Lymphatic filariasis: elephantiasis causes disability and disfigurements in more than 36m people globally
Lymphatic filariasis: the disease also known as elephantiasis causes disability and disfigurements in more than 36m people globally © Alamy

Fatma Kabole cried when she heard that the British government was scrapping support to tackle lymphatic filariasis — one of the world’s most pernicious diseases. The cuts, announced this spring, undermined her project in Zanzibar — and the expectations and goodwill she had spent months developing.

“It was so unethical,” she says. “I couldn’t believe they had first given us hope and then told us to send back the remaining funds. I kept thinking of the images of one young man who had come to thank us for our work.”

As a programme director in the island’s ministry of health, Kabole had started to see progress against lymphatic filariasis, a parasitic infection spread by mosquitoes. Also known as elephantiasis, it causes disability and deeply stigmatising disfigurements including swelling of the scrotum or legs in more than 36m people globally.

Kabole’s work involved reducing local prejudice and the shame felt by more than 3,500 affected by a severe form of the condition — encouraging them to make contact with a team of health and social workers for support; giving advice on hygiene and surgery; and expanding a programme to prevent further transmission.

Elephantiasis is one of the 20 neglected tropical diseases which together affect more than 1bn people © Haziq Qadri/Barcroft Media via Getty Images

The aid cuts were a heavy blow and exacerbated existing disruption to similar programmes caused by coronavirus infections and the reallocation of health staff and volunteers to tackle the pandemic.

Elephantiasis and 19 other “neglected tropical diseases” affecting more than 1bn people have gained more attention in recent years, inspiring an ambitious World Health Organization “road map” for elimination by 2030.

At the core of efforts to tackle these NTDs are “mass drug administration”, or MDA, programmes, whereby local community health workers and volunteers distribute cheap or donated medicines given in low doses to large numbers of at-risk people. This acts almost like a vaccine, protecting them from contracting, developing and transmitting the diseases.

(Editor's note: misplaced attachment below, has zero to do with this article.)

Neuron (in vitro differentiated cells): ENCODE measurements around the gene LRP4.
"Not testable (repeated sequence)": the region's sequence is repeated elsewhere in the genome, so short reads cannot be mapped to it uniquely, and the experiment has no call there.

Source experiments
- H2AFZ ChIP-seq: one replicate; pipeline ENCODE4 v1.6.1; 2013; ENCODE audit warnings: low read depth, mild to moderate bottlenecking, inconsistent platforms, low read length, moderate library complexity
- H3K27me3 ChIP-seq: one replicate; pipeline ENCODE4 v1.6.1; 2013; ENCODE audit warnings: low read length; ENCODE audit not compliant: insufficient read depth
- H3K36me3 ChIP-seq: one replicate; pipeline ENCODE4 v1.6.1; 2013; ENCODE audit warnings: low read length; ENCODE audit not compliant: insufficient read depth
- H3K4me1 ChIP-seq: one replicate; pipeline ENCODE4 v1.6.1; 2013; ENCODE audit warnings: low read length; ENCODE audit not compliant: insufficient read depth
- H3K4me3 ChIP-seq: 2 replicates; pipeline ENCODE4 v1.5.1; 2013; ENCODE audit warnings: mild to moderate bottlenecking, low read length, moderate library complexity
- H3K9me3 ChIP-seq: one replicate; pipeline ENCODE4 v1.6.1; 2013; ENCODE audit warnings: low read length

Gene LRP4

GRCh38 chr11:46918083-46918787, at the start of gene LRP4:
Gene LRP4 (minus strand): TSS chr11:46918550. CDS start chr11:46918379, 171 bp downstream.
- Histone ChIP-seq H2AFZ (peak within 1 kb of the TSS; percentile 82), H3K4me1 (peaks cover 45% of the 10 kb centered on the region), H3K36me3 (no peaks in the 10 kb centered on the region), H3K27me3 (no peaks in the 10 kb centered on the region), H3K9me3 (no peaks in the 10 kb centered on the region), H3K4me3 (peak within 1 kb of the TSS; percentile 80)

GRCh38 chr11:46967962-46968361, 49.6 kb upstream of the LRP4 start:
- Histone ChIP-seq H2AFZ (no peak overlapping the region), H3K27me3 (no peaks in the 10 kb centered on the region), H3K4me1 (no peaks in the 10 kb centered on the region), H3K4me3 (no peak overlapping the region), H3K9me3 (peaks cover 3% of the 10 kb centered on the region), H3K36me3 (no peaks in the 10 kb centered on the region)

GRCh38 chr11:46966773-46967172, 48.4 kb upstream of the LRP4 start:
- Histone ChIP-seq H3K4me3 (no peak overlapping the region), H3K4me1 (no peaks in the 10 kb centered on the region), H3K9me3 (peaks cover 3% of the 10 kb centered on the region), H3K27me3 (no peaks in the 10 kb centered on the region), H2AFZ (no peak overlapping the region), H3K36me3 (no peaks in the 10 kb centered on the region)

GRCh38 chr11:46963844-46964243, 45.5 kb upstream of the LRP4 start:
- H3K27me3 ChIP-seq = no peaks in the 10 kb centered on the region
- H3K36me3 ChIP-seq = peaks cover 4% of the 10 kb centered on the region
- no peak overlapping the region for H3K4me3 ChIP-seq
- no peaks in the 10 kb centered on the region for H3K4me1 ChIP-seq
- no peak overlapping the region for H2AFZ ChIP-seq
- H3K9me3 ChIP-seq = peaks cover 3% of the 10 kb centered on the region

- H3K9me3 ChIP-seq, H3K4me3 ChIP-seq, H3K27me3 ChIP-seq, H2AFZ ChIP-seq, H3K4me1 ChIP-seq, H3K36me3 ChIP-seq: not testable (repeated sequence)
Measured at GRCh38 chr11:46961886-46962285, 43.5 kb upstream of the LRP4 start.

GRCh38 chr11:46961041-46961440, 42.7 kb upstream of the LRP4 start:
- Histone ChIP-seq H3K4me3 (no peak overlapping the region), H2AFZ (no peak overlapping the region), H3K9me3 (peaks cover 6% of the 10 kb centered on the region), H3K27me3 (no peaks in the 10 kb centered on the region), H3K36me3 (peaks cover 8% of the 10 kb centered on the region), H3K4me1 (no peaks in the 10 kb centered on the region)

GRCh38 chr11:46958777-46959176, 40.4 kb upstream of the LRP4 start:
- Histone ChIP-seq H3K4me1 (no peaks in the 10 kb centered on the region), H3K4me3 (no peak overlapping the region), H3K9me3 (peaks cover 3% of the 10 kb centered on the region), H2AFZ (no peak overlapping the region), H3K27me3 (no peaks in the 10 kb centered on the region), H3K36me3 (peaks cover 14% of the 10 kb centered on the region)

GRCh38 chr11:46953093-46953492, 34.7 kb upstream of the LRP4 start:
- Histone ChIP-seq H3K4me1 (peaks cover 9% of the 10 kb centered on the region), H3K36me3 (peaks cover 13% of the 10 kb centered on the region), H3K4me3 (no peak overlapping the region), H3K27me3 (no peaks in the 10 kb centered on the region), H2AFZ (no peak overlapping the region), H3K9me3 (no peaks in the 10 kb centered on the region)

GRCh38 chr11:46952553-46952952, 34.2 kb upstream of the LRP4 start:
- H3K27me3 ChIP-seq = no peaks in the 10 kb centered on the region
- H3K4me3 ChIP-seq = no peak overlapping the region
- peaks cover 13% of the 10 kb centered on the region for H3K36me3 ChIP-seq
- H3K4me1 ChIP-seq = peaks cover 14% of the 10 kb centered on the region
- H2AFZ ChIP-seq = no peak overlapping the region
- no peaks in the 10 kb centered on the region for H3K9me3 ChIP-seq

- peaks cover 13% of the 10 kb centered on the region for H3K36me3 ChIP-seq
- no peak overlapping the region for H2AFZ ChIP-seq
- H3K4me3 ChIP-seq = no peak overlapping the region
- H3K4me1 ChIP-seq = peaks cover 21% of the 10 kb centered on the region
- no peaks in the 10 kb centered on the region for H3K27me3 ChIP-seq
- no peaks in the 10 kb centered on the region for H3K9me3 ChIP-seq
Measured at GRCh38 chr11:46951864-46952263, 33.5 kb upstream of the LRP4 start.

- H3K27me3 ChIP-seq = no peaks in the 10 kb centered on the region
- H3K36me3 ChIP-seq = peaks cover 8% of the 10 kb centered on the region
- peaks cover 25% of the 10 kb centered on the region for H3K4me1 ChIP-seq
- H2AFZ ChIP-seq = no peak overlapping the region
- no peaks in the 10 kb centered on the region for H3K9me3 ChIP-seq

The MDA approach has appealed to government donors, philanthropists and charitable fundraising groups as it offers excellent value for money, and uses funding to reassure drug companies that any donated medicines can be distributed effectively.

“One dollar invested leverages $26 in donated medicines,” says Thoko Elphick-Pooley, director of Uniting to Combat NTDs, an advocacy group. The broader benefits via improved schooling for children and their future economic contribution are still larger.

The UK’s department for international development initially championed the approach, boosting the country’s reputation as a global leader in providing a range of high-impact interventions at low cost. But the programme was scrapped this year after it was taken over by the Foreign and Commonwealth Office and the UK government cut its aid budget from 0.7 to 0.5 per cent of gross national income.

With existing donated drugs for MDA expiring, time is running out for their use — just as the annual peak season for infections gears up. Without fresh money to support their distribution, pharmaceutical companies are reluctant to donate fresh stocks.

“The crisis has shown up the structural faults in the system,” says Johannes Waltz, who oversees donations of praziquantel, provided by Merck of Germany, to treat schistosomiasis. He points to particular concerns in Nigeria, the Democratic Republic of Congo and Zimbabwe. “We can’t assess the losses and the stocks without any timely reporting,” he explains.

Several private funders, including the End Fund, The Children’s Investment Fund Foundation, Elma Philanthropies and the Bill & Melinda Gates Foundation, have stepped in to temporarily fill the UK funding gap, with a total of about £100m for the current year. But Bill Gates warns: “You never want to position yourself to fill in for [much larger government donors]. There’s no way we can match those cutbacks.”

“The UK government’s decision was devastating,” says Simon Bush, director of NTDs at the charity Sightsavers.

“My biggest worry is what happens now with river blindness and lymphatic filariasis. It feels as if whole countries are at risk of being abandoned if we can’t persuade new funders to come forward.”

Wendy Harrison, head of the Schistosomiasis Control Initiative tackling another NTD, points out that much of the stopgap funding is earmarked narrowly for drug distribution programmes, and will not cover the broader efforts the UK had supported to integrate them more closely into initiatives to strengthen health and sanitation systems.

Some financial support may arrive too late to prevent further backsliding, she adds. “We’ve got a significant risk coming up for programmes especially in Niger and Liberia,” Harrison says. “We’re in a waiting game now to know what donors will support and where the gaps are. That’s incredibly frustrating.”

It is possible that aid cuts could spur affected countries to increase their own funding on the most neglected populations. But Harrison warns: “The Covid response has significantly depleted health systems. Countries have multiple calls on their time and resources and it feels as though they have mobilised as many resources as they can.”

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